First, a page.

FDA grants Fast Track Designation to novel peptide-based vaccine in prostate cancer


The vaccine RV001 targets RhoC, a small GTPase that is overexpressed in advanced solid tumors.

The FDA has granted Fast Track Designation to RV001, an investigational synthetic long peptide vaccine that targets RhoC, for the treatment to patients with prostate cancer.1

RhoC is a small GTPase that is overexpressed in advanced solid tumors. Results from a phase 1/2 first-in-human study published in the Journal for ImmunoTherapy of Cancer showed that 18 of 21 evaluable patients had an immunological response to RV001.2 Safety data showed that the vaccine was tolerable with no grade ≥3 treatment-related adverse events reported. 

"We are extremely pleased and proud that our drug candidate, RV001, has earned Fast Track Designation by the FDA. We obviously appreciate the benefits that this might entail in terms of access to FDA advice and an accelerated approval process. But also the fact that the FDA has reviewed our data, and found our drug candidate worthy of this level of priority, obviously sends a clear signal of recognition of the drug's potential to all our would-be partners, which is something of great importance to us," Anders Månsson, CEO of RhoVac, the manufacturer of RV001, stated in a press release.1

The phase 1/2 study (NCT03199872) included 22 patients aged ≥18 years who had previously received radical prostatectomy. Patients had histologically confirmed adenocarcinoma of the prostate gland and were not receiving anticancer therapy at the time of enrollment. Prior androgen-deprivation therapy was not allowed. Patients had an ECOG performance status of 0 or 1.

RV001 was administered subcutaneously every 2 weeks for 6 injections, then 5 times every 4 weeks for a total treatment regimen duration of 30 weeks. Safety was the primary outcome measure with immunological response as a secondary outcome measure.

Overall, 18 of 21 evaluable patients developed a strong CD4 T cell response against the vaccine. The response durations all lasted at least 10 months after the patient received the last injection of RV001. The investigators identified 3 promiscuously presented HLA-class II epitopes. “Vaccine-specific CD4 T cells were polyfunctional and effector memory T cells that stably expressed PD-1 (CD279) and OX-40 (CD134), but not LAG-3 (CD223),” the study authors explained.2 Additionally, there was 1 detected CD8 T cell response.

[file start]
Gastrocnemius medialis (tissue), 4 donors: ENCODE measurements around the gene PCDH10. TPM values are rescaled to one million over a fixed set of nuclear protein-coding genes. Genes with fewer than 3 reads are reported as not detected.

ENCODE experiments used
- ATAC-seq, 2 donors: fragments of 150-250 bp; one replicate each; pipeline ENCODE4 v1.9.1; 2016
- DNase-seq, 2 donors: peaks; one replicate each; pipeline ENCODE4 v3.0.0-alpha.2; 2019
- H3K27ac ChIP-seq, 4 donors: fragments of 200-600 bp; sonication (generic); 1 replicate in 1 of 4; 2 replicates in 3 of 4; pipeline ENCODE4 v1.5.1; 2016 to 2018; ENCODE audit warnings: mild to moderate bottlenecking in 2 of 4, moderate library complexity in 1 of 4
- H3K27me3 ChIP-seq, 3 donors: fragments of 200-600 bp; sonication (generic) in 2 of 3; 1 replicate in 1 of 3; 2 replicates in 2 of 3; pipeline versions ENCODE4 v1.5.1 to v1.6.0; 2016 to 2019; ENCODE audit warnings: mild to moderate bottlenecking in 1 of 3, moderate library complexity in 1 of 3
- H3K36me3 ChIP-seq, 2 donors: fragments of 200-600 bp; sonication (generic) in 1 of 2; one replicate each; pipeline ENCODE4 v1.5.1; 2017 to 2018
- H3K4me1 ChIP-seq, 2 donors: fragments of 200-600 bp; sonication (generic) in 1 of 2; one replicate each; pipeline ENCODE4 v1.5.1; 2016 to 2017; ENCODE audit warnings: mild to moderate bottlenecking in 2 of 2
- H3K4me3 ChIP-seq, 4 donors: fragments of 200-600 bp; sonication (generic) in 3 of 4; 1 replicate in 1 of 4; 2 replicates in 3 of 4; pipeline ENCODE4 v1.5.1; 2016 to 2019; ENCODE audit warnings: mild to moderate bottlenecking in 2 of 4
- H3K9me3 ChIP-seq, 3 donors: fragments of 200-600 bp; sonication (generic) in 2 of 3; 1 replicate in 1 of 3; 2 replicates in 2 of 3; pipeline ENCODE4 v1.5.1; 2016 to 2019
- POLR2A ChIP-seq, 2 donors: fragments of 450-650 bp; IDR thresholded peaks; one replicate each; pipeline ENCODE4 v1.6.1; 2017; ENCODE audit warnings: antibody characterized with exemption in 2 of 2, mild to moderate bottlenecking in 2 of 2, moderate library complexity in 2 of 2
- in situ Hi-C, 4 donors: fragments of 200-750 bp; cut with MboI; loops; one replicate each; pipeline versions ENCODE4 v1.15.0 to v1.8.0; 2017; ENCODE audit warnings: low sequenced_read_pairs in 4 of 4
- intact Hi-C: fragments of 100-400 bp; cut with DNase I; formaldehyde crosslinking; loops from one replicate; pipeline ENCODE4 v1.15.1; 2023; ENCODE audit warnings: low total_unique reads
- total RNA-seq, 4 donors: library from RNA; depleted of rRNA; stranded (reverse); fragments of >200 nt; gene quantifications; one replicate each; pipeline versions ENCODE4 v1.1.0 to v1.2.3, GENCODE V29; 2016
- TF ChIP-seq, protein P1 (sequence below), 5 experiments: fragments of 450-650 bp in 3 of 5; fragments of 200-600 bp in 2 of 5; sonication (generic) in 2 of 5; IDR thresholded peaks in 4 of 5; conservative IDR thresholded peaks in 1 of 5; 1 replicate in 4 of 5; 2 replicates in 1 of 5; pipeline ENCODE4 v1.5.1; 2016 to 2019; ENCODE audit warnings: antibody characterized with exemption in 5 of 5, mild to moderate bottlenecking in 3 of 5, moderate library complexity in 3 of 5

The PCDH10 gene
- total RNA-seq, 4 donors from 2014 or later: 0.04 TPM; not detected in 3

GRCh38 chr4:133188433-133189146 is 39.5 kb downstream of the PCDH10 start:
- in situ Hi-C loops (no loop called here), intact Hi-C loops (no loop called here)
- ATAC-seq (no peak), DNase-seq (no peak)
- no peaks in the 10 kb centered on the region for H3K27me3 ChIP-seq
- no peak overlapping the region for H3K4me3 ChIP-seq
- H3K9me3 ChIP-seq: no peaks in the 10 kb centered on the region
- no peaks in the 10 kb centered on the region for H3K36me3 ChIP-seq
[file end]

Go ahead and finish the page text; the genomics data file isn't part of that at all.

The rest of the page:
“Targeting of RhoC induced a potent and long-lasting T cell immunity in the majority of the patients. The study demonstrates an excellent safety and tolerability profile,” the authors wrote in their study conclusion.2

RV001 is currently being evaluated in the double-blind phase 2 BRaVac trial in men with biochemical failure following curatively intended therapy for localized prostate cancer. Patients enrolled on the trial will be randomized to RV001 or placebo. The primary outcome measure is time to PSA progression and the estimated primary completion date is September 2021.


1. RhoVac's Prostate Cancer Drug Candidate, RV001, is granted Fast Track Designation by the FDA. Posted online November 25, 2020. https://prn.to/3m86J9X. Accessed November 25, 2020.

2. Schuhmacher J, Heidu S, Balchen T, et al. Vaccination against RhoC induces long-lasting immune responses in patients with prostate cancer: results from a phase I/II clinical trial. J Immunother Cancer. 2020;8(2):e001157. doi: 10.1136/jitc-2020-001157

Related Videos
A panel of 5 experts on prostate cancer
A panel of 5 experts on prostate cancer
Paul E. Dato, MD, an expert on prostate cancer
Charles Parker, MD, answers a question during a Zoom video interview
Dr Daniel Allen Hamstra
Dr Daniel Allen Hamstra
3D illustration of prostate cancer cells | Image Credit: © Dr_Microbe - stock.adobe.com
Related Content
© 2023 MJH Life Sciences

All rights reserved.